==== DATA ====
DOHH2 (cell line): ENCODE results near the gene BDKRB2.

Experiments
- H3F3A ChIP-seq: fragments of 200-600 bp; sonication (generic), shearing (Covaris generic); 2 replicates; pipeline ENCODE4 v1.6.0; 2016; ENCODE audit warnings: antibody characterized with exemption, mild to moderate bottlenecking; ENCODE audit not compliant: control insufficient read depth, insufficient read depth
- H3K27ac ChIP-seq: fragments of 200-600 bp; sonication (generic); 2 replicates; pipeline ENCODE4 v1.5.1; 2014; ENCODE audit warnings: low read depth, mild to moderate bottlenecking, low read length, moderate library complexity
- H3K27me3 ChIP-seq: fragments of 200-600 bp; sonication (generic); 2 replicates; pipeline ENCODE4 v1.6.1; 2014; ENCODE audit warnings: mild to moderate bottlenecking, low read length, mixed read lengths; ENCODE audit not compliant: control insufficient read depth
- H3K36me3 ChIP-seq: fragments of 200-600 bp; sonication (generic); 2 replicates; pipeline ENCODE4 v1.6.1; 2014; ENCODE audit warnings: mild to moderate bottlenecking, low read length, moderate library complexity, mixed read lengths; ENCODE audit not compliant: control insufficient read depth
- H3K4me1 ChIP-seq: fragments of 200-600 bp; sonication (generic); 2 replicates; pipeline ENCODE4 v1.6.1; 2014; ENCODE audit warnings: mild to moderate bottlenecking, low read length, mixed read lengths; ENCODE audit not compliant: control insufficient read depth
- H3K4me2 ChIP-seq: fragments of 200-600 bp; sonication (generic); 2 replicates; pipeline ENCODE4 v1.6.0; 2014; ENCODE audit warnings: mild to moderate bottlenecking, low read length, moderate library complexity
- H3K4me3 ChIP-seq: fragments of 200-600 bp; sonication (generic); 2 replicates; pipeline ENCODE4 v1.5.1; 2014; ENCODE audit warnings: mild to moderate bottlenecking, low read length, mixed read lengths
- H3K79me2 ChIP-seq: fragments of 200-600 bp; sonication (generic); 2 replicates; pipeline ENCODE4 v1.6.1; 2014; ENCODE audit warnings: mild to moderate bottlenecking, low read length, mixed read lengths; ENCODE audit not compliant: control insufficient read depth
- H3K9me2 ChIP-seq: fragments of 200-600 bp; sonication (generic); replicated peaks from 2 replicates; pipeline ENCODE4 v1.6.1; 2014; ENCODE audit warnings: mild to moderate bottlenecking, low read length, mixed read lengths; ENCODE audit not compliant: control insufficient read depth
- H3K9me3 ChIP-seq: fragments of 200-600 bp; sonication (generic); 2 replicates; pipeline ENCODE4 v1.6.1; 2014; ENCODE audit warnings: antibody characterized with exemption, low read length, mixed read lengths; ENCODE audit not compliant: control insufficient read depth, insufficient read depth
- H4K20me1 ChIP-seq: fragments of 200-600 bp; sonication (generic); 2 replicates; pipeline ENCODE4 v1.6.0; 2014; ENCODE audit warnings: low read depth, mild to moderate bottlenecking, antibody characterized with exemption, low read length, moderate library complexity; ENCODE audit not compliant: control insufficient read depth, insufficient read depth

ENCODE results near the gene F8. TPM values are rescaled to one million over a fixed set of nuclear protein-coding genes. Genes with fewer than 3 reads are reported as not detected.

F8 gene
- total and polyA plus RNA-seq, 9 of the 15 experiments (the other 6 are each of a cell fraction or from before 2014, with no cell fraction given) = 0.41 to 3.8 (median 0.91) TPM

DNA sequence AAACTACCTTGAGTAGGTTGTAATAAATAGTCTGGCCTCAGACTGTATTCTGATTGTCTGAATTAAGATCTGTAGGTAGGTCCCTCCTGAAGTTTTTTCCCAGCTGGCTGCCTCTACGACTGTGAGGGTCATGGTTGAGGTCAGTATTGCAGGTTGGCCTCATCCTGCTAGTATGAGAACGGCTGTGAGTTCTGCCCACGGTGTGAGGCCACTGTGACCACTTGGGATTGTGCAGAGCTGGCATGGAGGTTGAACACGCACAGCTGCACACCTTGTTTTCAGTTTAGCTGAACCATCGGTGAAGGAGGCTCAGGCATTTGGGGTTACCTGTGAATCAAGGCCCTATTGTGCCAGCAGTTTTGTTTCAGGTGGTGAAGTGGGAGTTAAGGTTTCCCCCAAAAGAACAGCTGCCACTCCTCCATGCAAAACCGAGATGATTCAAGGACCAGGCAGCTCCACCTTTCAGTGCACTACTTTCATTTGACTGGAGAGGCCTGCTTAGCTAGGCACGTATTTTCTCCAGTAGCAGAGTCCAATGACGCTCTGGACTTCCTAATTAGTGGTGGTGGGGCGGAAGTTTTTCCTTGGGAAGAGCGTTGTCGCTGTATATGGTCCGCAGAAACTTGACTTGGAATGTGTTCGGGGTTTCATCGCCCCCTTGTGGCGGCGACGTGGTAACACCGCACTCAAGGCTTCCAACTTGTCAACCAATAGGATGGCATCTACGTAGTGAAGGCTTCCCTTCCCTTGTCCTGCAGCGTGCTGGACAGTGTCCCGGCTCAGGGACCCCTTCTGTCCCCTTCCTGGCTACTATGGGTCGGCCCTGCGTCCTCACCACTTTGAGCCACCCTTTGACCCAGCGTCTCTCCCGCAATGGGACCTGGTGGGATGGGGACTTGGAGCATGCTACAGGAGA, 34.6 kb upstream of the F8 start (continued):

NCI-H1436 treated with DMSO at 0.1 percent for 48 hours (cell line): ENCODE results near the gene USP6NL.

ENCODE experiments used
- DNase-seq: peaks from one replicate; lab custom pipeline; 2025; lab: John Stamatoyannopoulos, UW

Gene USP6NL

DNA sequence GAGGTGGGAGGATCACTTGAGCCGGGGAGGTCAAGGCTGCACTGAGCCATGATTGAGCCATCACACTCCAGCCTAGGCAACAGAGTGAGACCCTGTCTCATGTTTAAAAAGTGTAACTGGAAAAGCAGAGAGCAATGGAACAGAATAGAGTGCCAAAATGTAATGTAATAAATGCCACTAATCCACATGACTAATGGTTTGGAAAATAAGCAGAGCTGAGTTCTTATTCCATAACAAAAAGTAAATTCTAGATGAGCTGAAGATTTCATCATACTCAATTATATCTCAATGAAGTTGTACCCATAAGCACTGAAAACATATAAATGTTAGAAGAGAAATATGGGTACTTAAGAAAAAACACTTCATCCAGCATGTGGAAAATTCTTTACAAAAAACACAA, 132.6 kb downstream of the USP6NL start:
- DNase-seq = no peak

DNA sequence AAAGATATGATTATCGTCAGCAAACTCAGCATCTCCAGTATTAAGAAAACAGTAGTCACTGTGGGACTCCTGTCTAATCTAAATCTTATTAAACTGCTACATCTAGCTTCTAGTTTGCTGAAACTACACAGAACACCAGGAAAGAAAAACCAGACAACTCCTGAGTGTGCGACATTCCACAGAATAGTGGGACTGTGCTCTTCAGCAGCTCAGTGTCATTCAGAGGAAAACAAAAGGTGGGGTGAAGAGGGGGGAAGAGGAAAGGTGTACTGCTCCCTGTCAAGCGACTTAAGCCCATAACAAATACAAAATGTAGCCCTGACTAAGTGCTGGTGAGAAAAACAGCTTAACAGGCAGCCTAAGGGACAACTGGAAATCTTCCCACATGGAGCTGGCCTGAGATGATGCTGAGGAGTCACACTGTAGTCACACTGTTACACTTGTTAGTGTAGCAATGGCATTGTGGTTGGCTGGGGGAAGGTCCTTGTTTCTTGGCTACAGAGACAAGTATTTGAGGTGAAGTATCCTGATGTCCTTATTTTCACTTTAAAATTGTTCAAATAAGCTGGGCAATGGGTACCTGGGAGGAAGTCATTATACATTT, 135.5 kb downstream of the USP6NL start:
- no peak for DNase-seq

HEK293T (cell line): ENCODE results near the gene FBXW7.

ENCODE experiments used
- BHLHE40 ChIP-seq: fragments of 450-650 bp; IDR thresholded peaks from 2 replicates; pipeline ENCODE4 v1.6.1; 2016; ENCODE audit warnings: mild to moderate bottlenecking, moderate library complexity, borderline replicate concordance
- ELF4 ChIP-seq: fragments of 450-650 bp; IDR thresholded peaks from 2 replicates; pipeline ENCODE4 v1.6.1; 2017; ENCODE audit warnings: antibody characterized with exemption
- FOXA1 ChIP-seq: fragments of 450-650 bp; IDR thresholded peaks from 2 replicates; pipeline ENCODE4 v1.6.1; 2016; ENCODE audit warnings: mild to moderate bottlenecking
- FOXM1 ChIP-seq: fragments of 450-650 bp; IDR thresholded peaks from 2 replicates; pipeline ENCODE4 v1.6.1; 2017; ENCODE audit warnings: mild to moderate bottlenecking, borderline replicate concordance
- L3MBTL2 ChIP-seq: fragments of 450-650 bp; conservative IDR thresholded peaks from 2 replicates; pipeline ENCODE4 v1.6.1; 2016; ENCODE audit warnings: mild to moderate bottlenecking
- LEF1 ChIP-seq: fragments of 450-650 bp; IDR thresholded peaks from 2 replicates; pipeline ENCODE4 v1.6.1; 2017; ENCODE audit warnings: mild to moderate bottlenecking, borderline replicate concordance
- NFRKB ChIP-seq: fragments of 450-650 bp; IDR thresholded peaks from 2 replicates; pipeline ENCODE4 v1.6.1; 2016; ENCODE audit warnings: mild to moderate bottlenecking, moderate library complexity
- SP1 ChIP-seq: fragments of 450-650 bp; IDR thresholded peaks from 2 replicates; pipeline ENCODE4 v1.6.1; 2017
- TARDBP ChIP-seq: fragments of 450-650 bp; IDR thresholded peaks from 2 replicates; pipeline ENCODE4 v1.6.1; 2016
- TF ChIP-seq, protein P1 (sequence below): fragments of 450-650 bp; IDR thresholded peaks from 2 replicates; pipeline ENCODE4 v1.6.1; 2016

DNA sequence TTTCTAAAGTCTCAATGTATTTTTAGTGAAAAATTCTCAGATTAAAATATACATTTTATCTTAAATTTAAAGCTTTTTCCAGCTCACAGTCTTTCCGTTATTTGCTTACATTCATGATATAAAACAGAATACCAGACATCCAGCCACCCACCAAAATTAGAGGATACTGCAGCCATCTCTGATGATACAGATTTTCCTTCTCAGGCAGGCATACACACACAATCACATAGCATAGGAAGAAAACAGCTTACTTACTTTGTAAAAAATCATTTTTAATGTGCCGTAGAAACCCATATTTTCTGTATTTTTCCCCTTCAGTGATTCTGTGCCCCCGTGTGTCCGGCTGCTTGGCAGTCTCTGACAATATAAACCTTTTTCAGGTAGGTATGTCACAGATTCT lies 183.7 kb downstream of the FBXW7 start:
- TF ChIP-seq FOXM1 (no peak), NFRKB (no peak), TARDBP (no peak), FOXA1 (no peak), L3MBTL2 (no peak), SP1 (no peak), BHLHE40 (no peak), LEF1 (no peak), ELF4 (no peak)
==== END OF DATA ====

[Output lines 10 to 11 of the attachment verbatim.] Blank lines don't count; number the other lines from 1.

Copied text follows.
- H3K79me2 ChIP-seq: fragments of 200-600 bp; sonication (generic); 2 replicates; pipeline ENCODE4 v1.6.1; 2014; ENCODE audit warnings: mild to moderate bottlenecking, low read length, mixed read lengths; ENCODE audit not compliant: control insufficient read depth
- H3K9me2 ChIP-seq: fragments of 200-600 bp; sonication (generic); replicated peaks from 2 replicates; pipeline ENCODE4 v1.6.1; 2014; ENCODE audit warnings: mild to moderate bottlenecking, low read length, mixed read lengths; ENCODE audit not compliant: control insufficient read depth